Artikkelen undersøker hvordan Jens Arup Seip (1905–1992) etablerte en ny forståelse av det nittende århundrets norske historie i lys av det tjuende århundrets erfaringer. Ved å dekonstruere en virksom historiografisk «venstretradisjon» med røtter tilbake til Sars, åpnet Seip for å rekonstruere perioden fra det han selv definerte som et genuint moderne erkjennelsesstandpunkt. Seips «modernisering» av 1800-tallet ble imidlertid temperert av hans sterke metodiske krav om å innforlive seg med fortiden. Artikkelen undersøker nærmere vekselspillet mellom Seips fortolkning av 1800-tallets historie, hans formative historiske erfaringer og forståelse av sin egen tid. En sentral konklusjon går ut på at nøkkelen til Seips historiske tenkning må søkes i hans erfaringer med mellomkrigstidens kaotiske «flerpartistat». I hans treleddede konstruksjon av moderne norsk historie utgjorde flerpartistaten «den andre» som både embetsmannsstaten og ettpartistaten trådte frem i relieff mot.
The article investigates Jens Arup Seip’s (1905–1992) reinterpretation of Norway’s political history in the nineteenth century. Emphasizing the radical contingency of history as well as Norway’s lack of natural geographical and cultural unity as a nation, Seip juxtaposed his modernist notion of politics to a strongly Whiggish historiographical tradition. Whereas older historians such as Ernst Sars (1835–1917) and Halvdan Koht (1873–1965) had seen politics essentially as a medium of national self-realization and social integration, Seip saw it as efforts of human actors to impose their will on the course of history – which in and of itself had no logical direction or metaphysical meaning. This distinctively Weberian understanding of politics underpinned Seip’s most important scholarly contribution, his theory of the nineteenth-century Norwegian embetsmannsstat (Beamtenstaat). A very exclusive group of high state officials, which spread thinly across the national territory, governed Norway for seventy years – not as a «ruling class» in the Marxist sense, but rather as the country’s political class in a Weberian sense. With its combination of «piecemeal social engineering» and strict political control from above, this regime appeared in Seip’s portrait in a sense as a predecessor to the postwar, social-democratic welfare state. The author argues, however, that the most important key to Seip’s contribution to Norwegian historiography is to be found in the unstable and precarious inter-war period, when the combination of intellectual disillusionment and an almost desperate search for order led to a series of re-evaluations of nineteenth-century traditions in political and social theory. These experiences during Seip’s formative years as a student and young scholar led him to appreciate the historians’ and the politicians’ vocations as separate, yet in some ways strikingly similar, quests to forge order out of the confusing contingency of human life.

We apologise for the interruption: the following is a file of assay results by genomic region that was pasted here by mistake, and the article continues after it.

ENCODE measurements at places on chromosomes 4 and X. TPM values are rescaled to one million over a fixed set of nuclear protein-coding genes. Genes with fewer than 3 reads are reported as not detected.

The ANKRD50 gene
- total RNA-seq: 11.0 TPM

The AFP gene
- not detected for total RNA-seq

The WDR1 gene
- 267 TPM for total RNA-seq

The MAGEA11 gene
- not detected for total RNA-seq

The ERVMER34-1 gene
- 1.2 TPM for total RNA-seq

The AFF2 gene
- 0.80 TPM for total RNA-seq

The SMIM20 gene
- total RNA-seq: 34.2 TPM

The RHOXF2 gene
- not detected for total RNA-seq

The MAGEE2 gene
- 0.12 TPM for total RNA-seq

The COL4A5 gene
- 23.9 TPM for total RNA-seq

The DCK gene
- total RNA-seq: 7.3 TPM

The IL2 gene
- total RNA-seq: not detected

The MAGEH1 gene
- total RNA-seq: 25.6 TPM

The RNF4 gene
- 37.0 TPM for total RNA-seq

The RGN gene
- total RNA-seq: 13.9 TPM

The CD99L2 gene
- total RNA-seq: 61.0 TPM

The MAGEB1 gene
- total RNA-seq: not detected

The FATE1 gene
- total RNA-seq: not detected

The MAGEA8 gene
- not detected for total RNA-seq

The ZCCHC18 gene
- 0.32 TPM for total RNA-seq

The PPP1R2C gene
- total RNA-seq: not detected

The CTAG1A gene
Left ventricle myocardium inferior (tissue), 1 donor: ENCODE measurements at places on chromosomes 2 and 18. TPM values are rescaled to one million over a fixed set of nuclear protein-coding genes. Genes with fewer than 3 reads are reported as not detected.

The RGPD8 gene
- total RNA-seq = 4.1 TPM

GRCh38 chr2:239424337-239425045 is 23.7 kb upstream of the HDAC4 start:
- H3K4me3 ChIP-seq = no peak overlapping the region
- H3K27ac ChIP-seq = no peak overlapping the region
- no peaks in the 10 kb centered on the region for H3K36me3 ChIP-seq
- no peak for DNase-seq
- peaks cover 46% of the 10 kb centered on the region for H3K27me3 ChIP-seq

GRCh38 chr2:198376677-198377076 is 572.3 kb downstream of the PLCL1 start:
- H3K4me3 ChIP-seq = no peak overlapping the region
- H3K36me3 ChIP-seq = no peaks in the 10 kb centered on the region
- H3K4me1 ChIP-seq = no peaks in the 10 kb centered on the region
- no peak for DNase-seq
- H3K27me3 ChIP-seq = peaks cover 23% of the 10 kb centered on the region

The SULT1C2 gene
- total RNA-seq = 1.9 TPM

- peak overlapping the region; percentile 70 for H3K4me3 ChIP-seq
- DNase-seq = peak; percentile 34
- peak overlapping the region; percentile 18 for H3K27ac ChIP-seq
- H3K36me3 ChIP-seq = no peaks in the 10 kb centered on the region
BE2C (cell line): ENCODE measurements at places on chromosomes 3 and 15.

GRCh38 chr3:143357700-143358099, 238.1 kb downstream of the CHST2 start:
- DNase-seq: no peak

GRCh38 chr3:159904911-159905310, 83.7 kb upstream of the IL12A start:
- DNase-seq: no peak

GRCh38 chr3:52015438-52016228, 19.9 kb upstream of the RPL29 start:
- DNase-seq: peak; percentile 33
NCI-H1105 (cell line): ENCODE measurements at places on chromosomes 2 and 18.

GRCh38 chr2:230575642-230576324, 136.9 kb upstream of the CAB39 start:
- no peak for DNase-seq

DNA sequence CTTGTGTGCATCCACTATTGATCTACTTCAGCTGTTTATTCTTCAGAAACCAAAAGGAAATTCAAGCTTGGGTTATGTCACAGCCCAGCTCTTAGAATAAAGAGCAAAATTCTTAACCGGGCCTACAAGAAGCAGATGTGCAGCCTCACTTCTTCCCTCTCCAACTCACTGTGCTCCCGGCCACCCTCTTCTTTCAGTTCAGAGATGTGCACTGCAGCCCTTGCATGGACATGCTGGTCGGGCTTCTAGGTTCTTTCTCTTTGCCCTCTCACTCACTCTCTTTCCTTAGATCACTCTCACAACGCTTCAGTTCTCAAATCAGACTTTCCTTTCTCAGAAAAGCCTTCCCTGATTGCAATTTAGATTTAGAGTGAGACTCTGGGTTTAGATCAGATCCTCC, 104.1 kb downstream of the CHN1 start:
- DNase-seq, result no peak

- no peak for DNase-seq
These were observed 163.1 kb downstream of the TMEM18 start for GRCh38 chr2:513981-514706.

I denna artikel analyseras upptakten till det moderna miljömedvetandets genombrott i Skandinavien åren kring 1970 från ett kunskapshistoriskt perspektiv. Studien tar sin utgångspunkt i det samtida mottagandet av den svenske Norgeambassadören Rolf Edbergs debattbok om mänsklighetens ödesfrågor hösten 1966. Boken gavs ut samtidigt på de tre skandinaviska språken vilket har öppnat upp för en gränsöverskridande analys av receptionen. Studien visar att trots att tematiken var global och Edberg själv var en transnationell aktör så var mottagandet av boken påfallande nationellt. Detta visar sig bland annat genom att religiösa föreställningar var av central betydelse i Norge, men helt frånvarande i Sverige.
This article analyses the run-up to the ecological turn in Scandinavia from the perspective of the history of knowledge. The study takes its departure in the contemporary reception of Rolf Edberg’s debate book on the dire predicaments of man (published in the fall of 1966). Edberg was at the time Sweden’s ambassador to Oslo and his book was published simultaneously in three Scandinavian languages (entitled Spillran av ett moln in Sweden, Et støvgrann som glimter in Norway, and Fligen af en sky in Denmark). This offered the opportunity of an analysis of its reception across national borders, serving to elucidate how knowledge of the global ecological crisis circulated in Scandinavia at the time. The article shows that even though the theme was global, and Edberg himself was a transnational actor, the reception of the book was conspicuously national. The most notable example was the Norwegian reception which deemed religious views to be of the utmost importance, an approach that was completely absent in the Swedish context. In Denmark, the book received little attention, highlighting the importance of a direct connection to the national contexts of the period. The article also shows that Edberg’s book was not, as previous research has suggested, considered somewhat of a breakthrough for ecological awareness. The knowledge that he conveyed was instead, at least in the public debate, considered to be common knowledge.